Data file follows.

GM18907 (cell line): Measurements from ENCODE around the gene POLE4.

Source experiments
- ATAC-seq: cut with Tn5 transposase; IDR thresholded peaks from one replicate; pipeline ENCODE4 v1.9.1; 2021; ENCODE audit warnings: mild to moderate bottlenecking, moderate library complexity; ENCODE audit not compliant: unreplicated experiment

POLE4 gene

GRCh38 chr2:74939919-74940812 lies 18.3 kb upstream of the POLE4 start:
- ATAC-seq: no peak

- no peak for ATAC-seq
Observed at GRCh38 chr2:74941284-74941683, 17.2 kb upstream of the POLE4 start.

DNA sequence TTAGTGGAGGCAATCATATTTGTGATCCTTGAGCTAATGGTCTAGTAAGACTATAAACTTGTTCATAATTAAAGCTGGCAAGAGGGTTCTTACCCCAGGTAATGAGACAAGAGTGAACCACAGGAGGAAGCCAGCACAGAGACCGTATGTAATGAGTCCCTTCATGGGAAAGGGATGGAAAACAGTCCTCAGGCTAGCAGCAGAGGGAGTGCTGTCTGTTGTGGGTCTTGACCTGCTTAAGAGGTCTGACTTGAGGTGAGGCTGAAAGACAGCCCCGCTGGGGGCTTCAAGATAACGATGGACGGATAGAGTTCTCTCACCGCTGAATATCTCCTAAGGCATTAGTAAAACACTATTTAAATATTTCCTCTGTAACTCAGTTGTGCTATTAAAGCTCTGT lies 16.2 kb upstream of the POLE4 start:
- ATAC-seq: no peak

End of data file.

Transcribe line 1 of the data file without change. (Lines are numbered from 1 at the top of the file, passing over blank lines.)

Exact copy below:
GM18907 (cell line): Measurements from ENCODE around the gene POLE4.